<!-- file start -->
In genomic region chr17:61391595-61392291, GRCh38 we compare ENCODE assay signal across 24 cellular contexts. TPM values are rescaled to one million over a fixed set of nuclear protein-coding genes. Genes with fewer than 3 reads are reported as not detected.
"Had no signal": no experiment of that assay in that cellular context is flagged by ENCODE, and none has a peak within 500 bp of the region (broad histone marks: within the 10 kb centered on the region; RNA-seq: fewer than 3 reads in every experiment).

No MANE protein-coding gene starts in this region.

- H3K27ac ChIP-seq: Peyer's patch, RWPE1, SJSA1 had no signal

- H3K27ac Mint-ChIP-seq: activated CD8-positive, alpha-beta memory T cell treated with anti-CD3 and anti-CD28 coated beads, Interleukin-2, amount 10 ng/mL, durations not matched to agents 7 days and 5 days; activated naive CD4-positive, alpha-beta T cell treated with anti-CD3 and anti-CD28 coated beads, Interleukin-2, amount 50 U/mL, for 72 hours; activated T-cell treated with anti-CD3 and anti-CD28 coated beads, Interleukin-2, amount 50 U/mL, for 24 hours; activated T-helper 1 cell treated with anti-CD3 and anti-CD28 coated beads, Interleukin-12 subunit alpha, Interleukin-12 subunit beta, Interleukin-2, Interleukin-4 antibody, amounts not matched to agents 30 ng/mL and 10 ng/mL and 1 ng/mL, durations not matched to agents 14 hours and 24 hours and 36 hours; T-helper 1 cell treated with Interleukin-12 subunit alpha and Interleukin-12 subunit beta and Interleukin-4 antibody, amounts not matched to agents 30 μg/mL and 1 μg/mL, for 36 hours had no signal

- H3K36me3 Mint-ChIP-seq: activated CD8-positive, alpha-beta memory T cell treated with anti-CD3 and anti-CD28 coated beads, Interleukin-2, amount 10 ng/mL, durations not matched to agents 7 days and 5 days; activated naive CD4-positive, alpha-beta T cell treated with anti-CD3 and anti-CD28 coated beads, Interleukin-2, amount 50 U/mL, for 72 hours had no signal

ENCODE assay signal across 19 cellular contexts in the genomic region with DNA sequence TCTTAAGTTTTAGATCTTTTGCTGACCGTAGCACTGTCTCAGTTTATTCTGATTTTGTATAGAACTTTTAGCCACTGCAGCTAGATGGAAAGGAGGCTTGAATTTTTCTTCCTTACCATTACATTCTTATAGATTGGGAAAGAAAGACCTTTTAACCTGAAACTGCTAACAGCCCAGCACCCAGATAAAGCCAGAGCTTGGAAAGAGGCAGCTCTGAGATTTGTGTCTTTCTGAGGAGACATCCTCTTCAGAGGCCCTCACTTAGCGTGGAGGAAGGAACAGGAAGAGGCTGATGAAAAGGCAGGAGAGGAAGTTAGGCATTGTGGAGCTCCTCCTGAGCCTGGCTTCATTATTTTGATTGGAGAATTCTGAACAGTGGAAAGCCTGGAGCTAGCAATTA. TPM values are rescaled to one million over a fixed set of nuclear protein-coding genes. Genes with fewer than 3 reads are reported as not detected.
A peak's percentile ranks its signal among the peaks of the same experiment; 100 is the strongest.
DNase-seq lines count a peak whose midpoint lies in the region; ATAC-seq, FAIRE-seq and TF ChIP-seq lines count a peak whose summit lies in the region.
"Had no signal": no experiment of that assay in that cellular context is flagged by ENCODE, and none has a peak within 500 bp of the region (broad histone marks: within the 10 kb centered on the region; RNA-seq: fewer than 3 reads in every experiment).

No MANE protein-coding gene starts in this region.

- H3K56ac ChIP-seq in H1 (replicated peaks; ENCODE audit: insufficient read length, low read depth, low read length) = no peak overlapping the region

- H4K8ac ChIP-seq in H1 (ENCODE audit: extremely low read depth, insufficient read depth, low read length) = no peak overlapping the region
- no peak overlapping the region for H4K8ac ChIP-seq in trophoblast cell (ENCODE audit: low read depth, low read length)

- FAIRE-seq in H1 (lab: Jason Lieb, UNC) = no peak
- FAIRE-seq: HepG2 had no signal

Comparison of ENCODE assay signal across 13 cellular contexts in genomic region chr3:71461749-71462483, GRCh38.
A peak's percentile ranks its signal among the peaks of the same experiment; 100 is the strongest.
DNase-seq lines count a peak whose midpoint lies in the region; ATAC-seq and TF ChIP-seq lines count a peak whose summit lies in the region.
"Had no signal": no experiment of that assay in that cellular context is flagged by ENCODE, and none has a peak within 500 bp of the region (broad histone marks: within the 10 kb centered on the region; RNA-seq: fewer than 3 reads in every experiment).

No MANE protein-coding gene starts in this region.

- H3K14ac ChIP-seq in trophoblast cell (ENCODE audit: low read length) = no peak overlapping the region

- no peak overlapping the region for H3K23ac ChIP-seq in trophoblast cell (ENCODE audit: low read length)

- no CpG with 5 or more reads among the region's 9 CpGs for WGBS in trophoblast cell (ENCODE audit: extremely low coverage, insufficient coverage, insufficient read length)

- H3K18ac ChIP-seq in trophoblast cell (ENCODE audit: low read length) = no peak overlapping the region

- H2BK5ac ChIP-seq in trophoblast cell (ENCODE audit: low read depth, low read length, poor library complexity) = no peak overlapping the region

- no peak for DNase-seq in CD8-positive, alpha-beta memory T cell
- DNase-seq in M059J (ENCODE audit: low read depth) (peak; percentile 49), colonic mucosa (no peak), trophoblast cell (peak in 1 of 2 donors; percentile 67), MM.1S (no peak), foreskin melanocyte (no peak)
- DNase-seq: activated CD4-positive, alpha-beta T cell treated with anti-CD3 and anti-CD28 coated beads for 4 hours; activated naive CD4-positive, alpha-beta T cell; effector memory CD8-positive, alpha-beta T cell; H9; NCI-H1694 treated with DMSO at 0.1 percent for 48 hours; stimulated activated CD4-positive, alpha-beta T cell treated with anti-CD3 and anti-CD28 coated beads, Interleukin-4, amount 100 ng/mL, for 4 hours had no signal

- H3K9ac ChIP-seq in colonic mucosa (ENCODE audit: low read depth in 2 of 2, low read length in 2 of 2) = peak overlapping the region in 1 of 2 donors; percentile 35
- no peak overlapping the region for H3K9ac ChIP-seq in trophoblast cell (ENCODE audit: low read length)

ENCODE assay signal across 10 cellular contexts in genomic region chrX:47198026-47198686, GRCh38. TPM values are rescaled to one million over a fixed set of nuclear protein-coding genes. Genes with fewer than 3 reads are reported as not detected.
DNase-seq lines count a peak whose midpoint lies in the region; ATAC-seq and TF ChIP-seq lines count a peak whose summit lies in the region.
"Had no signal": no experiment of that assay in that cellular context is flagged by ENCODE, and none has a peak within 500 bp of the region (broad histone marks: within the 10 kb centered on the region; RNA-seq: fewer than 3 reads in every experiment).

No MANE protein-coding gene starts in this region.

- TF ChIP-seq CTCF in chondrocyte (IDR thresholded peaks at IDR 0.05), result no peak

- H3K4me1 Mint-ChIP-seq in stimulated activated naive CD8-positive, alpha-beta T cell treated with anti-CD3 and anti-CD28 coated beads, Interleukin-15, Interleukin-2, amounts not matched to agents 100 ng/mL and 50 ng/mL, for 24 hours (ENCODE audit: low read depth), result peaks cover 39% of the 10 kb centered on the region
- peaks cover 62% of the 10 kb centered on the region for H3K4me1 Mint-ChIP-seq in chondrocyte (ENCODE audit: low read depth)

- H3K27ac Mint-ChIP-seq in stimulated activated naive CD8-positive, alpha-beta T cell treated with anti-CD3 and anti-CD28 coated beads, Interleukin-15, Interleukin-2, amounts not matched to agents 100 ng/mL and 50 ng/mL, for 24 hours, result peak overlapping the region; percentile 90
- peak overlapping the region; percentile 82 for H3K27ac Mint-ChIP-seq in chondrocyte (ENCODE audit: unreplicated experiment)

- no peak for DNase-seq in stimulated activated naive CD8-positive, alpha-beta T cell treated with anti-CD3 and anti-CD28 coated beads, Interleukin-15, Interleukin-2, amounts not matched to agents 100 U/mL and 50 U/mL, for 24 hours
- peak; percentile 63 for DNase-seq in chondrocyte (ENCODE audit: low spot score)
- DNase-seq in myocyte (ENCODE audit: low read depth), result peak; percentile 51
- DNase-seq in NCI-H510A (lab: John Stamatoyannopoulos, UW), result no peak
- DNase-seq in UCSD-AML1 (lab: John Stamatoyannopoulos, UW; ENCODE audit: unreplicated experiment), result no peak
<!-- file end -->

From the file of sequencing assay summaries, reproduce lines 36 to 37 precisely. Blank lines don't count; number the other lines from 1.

- TF ChIP-seq CTCF in chondrocyte (IDR thresholded peaks at IDR 0.05), result no peak

- H3K4me1 Mint-ChIP-seq in stimulated activated naive CD8-positive, alpha-beta T cell treated with anti-CD3 and anti-CD28 coated beads, Interleukin-15, Interleukin-2, amounts not matched to agents 100 ng/mL and 50 ng/mL, for 24 hours (ENCODE audit: low read depth), result peaks cover 39% of the 10 kb centered on the region